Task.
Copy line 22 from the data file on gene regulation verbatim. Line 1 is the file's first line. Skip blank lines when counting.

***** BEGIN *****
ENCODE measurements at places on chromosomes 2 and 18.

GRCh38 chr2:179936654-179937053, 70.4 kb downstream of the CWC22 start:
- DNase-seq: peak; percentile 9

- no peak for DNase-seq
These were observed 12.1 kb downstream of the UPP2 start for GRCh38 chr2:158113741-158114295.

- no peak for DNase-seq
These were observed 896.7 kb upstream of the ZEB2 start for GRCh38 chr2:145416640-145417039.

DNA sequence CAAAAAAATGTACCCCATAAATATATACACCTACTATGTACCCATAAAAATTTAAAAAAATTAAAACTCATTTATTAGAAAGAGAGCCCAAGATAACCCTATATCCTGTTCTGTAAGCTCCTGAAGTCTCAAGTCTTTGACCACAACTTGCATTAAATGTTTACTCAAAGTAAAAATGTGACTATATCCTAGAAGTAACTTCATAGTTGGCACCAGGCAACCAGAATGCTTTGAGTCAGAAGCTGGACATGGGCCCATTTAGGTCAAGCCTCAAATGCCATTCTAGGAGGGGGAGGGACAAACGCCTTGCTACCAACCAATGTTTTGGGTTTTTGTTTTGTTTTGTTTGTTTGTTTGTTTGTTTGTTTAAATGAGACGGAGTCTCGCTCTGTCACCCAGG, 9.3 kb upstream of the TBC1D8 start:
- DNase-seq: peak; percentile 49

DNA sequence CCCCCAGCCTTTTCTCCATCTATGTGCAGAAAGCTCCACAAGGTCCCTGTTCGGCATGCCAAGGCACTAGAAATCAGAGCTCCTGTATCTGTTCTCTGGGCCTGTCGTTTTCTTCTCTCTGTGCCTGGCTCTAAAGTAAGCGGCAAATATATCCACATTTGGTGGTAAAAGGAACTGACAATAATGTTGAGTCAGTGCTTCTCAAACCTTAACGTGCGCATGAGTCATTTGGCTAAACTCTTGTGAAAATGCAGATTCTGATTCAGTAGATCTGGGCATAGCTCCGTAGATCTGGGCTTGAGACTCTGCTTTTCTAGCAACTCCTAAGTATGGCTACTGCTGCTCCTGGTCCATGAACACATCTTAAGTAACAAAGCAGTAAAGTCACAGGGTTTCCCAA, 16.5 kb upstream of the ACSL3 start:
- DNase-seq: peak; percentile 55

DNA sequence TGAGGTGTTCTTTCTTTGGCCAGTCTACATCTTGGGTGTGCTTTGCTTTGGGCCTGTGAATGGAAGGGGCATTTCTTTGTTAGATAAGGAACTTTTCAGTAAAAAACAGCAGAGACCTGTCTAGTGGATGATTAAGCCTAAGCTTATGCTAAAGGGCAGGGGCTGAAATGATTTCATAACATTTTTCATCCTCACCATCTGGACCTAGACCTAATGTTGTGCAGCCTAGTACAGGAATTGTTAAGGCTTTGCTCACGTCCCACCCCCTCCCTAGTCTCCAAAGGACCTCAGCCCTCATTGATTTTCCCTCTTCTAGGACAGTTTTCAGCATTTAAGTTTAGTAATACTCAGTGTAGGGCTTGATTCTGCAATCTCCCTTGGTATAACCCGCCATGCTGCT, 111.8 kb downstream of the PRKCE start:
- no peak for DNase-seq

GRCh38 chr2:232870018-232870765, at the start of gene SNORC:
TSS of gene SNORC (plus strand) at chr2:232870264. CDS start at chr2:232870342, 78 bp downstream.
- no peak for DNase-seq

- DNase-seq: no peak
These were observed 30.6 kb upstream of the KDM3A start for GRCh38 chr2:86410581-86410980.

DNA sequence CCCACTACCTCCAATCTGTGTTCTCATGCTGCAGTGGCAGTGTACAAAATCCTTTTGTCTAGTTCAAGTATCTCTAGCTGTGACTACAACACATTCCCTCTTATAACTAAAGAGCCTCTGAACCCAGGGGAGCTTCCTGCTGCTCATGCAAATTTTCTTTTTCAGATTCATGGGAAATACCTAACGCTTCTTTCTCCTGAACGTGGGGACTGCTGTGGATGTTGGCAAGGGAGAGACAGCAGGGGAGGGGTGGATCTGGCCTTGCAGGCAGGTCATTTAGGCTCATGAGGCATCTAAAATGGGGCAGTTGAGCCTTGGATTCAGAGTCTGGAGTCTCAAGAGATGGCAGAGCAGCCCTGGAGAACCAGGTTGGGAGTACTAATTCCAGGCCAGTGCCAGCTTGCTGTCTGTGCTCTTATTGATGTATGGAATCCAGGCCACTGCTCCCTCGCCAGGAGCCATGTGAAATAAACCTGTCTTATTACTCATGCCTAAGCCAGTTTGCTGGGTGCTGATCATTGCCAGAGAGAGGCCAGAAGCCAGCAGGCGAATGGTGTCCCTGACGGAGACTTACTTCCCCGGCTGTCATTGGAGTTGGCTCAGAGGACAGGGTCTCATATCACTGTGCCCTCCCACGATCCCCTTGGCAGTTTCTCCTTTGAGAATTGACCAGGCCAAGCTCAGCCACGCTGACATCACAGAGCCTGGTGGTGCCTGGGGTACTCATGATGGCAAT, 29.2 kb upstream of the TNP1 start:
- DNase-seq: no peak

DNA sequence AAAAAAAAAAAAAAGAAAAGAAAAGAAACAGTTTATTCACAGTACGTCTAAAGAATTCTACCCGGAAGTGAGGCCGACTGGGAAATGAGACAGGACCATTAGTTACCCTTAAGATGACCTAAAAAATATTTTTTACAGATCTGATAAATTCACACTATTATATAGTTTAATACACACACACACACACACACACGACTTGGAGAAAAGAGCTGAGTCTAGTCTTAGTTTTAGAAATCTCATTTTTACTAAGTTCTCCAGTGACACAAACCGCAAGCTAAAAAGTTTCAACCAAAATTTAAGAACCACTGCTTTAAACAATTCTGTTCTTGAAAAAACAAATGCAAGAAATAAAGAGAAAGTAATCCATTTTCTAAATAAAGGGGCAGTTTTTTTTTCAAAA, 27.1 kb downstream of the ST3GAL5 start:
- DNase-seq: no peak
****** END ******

- DNase-seq: no peak